This is not a light movie obviously. It’s a shame that this movie got little notice or fanfare when it came out, for it has an unflinching look at depression and suicide. The final act, and the final few minutes of the film pulls no punches. It is not a glorious repose into nothingness. It is bloody, tear-filled and lonely. The survivors are left with the questions that will never be answered.

As someone who does struggle with depression, and has recently contemplated suicide, I questioned whether or not I should discuss this film. I know at some point, I would have to because it’s in the collection. This is A Movie. A Day. A Year. It’s not A Movie (that we should be able to handle without breaking down in tears). A Day. A Year. The fact that this is the thirteenth movie I am reviewing is not lost on me.

I completely understand and empathize with Christine’s situation. I have had moments like that where I feel as if I am drowning, and the people that should be helping onto shore are the people shoving me back into the water. Her life unfolds in the film as a graceless slow-motion wreck. One by one, everything that she has based her very existence upon is taken from her. From her job to her very identity as a woman, all of these things are stripped from her and we’re left with the single raw nerve. She lashes out at others, amping herself up with anger only to have the energy drop out from under her to leave her a peeling husk. She tries to push on, but for every step she takes, something shoves her back three.

Watching this movie was an uncomfortable experience, but a necessary one. In the reel in my head, everything stops at the suicide. The pain, the loneliness, the exhaustion is now not a factor. With Christine we see the aftermath. We watch the confused and grieving parent, who watched the event as it happened. We see her suicide note handled as cold evidence. We see people panicking and trying to deal with this in their own way. I am lucky in that I found a network of people willing to assist me, to get me back on a shaky track, but a track nonetheless. Christine Chubbuck – sadly know only for the one thing she despised – had no such support group. This film is her fictionalized final say. It is a watershed moment in one woman’s life, and for the nation.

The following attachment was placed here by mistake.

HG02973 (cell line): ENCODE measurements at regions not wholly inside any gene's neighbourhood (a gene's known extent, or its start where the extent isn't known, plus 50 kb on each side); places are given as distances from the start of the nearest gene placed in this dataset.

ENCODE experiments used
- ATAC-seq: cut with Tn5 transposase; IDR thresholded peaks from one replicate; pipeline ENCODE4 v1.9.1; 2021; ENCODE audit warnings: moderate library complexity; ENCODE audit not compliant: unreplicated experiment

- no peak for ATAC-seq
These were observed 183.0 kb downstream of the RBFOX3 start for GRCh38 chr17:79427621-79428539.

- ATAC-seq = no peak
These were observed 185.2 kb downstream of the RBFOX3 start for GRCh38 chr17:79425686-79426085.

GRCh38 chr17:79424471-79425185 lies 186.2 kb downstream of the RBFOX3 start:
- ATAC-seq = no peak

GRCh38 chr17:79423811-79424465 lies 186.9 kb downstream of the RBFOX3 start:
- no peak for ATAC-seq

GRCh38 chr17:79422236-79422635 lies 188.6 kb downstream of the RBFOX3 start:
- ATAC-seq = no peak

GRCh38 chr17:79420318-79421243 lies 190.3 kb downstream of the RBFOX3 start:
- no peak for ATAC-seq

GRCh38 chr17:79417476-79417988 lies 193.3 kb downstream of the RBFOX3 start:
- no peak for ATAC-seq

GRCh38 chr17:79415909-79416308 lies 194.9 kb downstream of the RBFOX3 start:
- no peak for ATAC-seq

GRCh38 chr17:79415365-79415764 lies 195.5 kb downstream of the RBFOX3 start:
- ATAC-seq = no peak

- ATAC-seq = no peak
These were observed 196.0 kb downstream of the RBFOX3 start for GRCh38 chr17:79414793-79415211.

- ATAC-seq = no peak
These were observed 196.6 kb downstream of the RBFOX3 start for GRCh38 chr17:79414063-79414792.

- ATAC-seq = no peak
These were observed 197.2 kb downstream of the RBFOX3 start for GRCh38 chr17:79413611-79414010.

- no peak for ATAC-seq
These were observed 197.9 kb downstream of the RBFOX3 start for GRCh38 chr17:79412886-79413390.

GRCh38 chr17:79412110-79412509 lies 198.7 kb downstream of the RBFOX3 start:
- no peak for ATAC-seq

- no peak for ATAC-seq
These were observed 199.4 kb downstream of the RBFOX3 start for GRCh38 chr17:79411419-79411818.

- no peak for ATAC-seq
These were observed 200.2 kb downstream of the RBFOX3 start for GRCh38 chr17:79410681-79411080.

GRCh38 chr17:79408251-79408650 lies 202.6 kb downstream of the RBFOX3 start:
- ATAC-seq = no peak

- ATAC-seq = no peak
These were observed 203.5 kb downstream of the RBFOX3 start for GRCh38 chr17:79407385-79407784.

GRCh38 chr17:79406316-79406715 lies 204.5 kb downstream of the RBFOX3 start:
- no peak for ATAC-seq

It is uncomfortable. It hurts to watch. It needs to be seen.



A Movie. A Day. A Year. Day 12: Star Trek Into Darkness

I am by no means a Trekkie. I have an appreciation for what it has done for science fiction, and there are a lot of concepts and ideas that have been put forward that I like and/or fear. Science fiction in general, and Star Trek specifically, has had a wonderful history of showing us ourselves in stark terms. What we can’t look at in drama, we can watch unflinchingly in sci-fi. It’s a wonderful genre for self-examination.

Hoo, boy – Star Trek Into Darkness misses that completely while trying to piggyback on nostalgia. I can’t watch this movie without thinking of how they missed so many good opportunities. I try not to be hard on movies. I mean, I try to sit down and find something nice about a film. There are a few movies (Spawn) where I can’t find one redeemable thing.

The one thing I find redeeming about this film is the cast. Karl Urban’s McCoy is as cranky, irascible and deeply devoted to the wellness of his crew as DeForest Kelly’s. Zachary Quinto’s Spock walks the fine line between his Vulcan superiority and his human frailty. We can see the confusion in his eyes when Uhura embraces him, and his anger as he goes after Khan.

It’s everything else I don’t like. I don’t like the two plots mingling when they could have just run one and made a powerful statement. They could have kept the Khan story line (more on that later), written as a ‘your sins will haunt you’ plot. Have Kirk and Khan duke it out, and turn it into the futility of nursing grudges:


How long have you hated us? Ten years?

Twenty years? And have you done with that hate?

Nothing but stewed in it. How has that helped you?


We survived.


And that’s all you’ve done. You haven’t lived.

All your intellect. All your strengths, and you

chose to nurse a grudge.

[KHAN strikes KIRK hard, sending him to the ground]


So says the victor.


No. I’m saying we’re sorry

we treated you like garbage

when we should have treated

you like brothers.

Even if they didn’t want to bring in the Eugenics story-line, having the Marcus story-line would have worked as well. The whole thing about Star Trek is that they work for peace first. Someone like Admiral Marcus, who’s ‘if you want peace, then prepare for war’ mentality could be seen by many as an impediment to peace with the Federation’s foes: the Klingons and the Romulans. When the bureaucracy tries to quietly get rid of him, he rushes off to (in his mind) save the Federation by showing them the folly of their ways. He tries to push them to war if only to demonstrate that you have to negotiate from a position of strength, which he doesn’t see the Federation having. The Federation sends Kirk because he’s a capable captain, if not deeply unorthodox, to bring him in.

If Kirk brings him back – great! If Marcus kills him – great, still! Now they’ve gotten rid of a ‘cowboy’ captain whose antics make it hard for everyone else to do their job. That would have been a great movie. Both of the, would have been great films and great additions to the legacy.

Oh, well. Better luck next time.

A Movie. A Day. A Year. Day 11: Brightburn